I like this post of his. Not new, of course.
'Just as some men find it difficult to feel relaxed in their clothes, some men feel that they should not be interested in their clothes in the first place and, like de Balzac’s ‘beast’, they just cover themselves. I suppose that they do have a kind of authority on their side, including Hardy Amies, with his dictum about choosing one’s clothes with intelligence, putting them on with care and then forgetting all about them but the trouble is that these men miss out the first two stages.
The fear seems to be for a man to seem to be interested in his own clothes. This fear is often put about and enforced by couch potatoes who ask for nothing more from life than to watch football on the television, with a twelve pack of pilsner beer, muttering, in defence of their idleness, that this is what real men do and real men do not care about clothes; real men don’t dance, and real men certainly don’t cry.
Let’s think about it in reverse order: if we accept that Sir Winston Churchill was a real man, then there is an example of a real man who often burst into tears, even on public platforms. If real men don’t dance, what was George Raft doing (and doing superbly well), with Carole Lombard, in the film Rumba?
If real men don’t care about clothes, what are Muhammad Ali and Manny Pacquiao doing dressing as they do?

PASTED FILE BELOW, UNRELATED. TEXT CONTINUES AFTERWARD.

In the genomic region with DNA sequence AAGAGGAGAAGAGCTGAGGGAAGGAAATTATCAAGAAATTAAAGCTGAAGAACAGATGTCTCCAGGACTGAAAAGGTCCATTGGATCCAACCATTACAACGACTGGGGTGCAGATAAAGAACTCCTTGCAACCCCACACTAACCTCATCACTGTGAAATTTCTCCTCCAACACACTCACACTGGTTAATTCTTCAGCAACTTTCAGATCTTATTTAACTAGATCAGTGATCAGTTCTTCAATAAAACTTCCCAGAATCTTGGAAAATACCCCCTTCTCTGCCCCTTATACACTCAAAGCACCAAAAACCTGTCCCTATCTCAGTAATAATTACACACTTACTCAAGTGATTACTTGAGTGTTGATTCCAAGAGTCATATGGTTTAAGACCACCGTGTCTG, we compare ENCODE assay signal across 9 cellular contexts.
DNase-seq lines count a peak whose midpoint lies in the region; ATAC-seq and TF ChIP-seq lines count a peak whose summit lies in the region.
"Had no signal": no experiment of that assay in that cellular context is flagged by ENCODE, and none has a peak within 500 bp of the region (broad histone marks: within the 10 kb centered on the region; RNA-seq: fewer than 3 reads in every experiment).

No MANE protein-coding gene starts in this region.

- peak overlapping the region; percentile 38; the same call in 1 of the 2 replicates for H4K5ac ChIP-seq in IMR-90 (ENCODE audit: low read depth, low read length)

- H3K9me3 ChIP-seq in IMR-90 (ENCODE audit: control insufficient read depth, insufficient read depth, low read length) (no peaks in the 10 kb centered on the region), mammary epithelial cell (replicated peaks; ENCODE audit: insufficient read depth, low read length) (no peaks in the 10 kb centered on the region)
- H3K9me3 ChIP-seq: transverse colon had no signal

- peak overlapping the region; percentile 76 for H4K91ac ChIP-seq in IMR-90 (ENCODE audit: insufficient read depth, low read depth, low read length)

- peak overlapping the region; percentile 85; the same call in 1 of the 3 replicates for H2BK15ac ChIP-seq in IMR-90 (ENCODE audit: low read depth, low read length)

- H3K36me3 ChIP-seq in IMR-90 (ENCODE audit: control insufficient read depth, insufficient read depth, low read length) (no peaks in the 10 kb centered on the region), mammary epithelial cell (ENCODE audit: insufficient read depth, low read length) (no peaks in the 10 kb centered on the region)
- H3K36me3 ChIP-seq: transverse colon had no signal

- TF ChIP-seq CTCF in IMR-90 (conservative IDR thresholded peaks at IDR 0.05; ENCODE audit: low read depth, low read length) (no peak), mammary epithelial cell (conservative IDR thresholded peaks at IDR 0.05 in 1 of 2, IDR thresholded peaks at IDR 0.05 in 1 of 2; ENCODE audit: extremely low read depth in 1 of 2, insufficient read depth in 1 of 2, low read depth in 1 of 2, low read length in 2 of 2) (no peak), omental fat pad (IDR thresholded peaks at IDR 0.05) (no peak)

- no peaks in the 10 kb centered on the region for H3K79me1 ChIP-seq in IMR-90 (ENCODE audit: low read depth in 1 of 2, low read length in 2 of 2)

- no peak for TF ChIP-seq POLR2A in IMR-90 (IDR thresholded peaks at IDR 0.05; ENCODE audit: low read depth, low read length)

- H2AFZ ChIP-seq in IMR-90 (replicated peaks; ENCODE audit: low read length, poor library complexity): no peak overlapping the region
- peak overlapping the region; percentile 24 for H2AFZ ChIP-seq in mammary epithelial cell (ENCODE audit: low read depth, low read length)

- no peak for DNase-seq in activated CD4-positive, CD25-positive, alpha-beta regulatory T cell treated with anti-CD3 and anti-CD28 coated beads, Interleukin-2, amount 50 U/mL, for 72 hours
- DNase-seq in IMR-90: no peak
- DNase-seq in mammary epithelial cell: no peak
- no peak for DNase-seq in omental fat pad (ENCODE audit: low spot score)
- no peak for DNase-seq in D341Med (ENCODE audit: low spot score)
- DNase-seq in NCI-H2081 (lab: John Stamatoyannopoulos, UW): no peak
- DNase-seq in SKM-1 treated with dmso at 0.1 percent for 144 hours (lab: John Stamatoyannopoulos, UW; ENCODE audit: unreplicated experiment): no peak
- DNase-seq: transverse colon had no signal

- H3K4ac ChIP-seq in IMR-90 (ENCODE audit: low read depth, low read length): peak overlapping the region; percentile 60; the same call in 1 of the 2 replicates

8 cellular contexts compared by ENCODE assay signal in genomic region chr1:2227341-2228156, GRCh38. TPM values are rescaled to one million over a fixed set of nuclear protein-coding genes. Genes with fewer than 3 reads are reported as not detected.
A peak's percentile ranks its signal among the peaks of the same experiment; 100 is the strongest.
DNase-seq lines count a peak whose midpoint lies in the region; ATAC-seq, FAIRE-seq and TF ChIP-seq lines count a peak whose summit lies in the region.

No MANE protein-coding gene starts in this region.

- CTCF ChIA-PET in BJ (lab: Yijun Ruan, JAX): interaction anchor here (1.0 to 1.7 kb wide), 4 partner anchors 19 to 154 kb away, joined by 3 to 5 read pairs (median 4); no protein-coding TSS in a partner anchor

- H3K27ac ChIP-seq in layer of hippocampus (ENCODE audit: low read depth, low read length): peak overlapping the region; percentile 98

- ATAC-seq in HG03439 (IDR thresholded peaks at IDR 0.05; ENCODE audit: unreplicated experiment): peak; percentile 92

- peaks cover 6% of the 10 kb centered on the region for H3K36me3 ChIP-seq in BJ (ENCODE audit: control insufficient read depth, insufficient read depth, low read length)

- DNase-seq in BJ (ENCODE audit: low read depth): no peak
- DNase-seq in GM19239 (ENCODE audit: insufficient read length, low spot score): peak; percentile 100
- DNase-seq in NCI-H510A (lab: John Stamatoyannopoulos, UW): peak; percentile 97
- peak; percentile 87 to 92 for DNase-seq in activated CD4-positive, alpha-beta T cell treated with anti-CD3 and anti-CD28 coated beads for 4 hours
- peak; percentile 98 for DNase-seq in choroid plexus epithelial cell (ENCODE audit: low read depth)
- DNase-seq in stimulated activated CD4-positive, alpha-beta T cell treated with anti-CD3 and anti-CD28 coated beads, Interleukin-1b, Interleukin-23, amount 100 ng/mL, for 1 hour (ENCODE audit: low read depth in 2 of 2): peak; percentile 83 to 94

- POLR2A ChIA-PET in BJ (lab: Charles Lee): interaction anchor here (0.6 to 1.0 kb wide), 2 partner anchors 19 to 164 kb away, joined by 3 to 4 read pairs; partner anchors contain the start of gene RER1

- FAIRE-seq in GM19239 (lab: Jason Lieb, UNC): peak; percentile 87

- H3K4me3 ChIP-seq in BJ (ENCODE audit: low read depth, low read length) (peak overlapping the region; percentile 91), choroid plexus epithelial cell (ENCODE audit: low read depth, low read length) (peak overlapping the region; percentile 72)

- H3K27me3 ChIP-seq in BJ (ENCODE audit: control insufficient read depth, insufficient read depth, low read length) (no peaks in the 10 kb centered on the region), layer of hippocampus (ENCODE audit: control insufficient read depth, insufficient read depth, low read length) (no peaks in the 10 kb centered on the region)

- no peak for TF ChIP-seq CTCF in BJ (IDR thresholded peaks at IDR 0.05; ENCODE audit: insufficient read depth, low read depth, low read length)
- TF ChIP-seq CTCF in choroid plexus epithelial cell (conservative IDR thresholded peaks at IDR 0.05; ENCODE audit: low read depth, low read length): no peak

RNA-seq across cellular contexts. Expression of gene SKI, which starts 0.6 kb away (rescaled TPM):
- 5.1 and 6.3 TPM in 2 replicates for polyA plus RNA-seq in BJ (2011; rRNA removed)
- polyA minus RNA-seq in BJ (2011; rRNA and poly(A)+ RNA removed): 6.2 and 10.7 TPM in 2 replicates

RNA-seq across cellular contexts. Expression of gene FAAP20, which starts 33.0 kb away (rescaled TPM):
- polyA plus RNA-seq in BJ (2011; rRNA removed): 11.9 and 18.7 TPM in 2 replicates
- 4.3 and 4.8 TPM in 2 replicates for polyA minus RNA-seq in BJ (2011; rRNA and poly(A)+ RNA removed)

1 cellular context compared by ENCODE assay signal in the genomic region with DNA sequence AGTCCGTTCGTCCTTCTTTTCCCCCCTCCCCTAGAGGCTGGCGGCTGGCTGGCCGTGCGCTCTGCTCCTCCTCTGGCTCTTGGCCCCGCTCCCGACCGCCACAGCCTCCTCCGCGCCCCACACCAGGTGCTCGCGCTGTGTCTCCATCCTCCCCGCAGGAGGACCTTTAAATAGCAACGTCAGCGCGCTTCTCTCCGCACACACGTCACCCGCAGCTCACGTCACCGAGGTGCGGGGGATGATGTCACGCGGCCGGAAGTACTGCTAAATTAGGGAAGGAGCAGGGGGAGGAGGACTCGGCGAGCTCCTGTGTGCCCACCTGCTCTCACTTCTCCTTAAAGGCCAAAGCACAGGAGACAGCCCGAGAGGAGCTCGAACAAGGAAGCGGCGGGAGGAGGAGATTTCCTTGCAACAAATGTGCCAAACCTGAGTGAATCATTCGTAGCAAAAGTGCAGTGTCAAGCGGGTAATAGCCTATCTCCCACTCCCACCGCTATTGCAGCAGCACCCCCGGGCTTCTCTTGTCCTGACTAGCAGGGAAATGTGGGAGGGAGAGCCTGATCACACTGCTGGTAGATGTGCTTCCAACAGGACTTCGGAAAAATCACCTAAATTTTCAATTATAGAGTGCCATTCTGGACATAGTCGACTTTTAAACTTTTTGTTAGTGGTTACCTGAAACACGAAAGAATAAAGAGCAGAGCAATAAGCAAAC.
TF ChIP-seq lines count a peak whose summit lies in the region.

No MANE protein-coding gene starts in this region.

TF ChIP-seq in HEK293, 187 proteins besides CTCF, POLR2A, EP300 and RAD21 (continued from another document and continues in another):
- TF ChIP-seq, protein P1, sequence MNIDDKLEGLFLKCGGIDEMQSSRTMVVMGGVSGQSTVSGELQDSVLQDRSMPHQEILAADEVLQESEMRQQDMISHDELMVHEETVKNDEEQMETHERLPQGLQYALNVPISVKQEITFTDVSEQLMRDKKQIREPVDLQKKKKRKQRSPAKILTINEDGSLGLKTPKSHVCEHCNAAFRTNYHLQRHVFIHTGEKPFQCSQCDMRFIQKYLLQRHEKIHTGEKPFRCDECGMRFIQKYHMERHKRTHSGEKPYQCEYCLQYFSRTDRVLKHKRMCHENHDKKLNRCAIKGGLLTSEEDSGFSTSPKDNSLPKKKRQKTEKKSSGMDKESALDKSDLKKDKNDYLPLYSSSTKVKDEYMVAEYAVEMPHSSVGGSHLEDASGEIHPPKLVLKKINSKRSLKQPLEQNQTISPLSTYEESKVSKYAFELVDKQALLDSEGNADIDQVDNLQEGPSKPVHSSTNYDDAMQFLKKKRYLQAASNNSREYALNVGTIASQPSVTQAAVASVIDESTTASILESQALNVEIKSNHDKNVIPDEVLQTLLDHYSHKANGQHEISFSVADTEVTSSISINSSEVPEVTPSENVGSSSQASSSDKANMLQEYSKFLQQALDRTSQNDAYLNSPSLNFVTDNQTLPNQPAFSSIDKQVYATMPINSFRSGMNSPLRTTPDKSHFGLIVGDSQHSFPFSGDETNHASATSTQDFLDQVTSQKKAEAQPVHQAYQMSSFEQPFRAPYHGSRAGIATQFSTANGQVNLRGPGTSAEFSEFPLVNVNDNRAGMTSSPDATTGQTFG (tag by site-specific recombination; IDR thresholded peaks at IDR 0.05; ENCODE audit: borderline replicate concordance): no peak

Accordingly, let the couch potatoes sneer as they like. They sneer because they want to avoid full engagement in the act of living and their condemning of certain activities enables them: first, to avoid the effort involved in taking part and, secondly, to keep in their quiet corners, hoping that they won’t be asked to show the world what they can do. If they (at least occasionally) actually stood up and took part in something other than the vicarious enjoyment of the sporting achievements of others, they might understand the simple pleasure to be derived from striving to achieve something worthwhile. Dressing well is a part of that striving for achievement. Come to that, knowing how to dance (even if not as well as George Raft) is worthwhile because, when the couch potatoes are wallflowers at a ‘do’, you won’t be and, while I don’t suggest bursting into tears at a tough business meeting, if someone close to you (even a well-loved pet) suddenly dies, one misses out on a part of living in stifling natural grief with a fear of feeling.'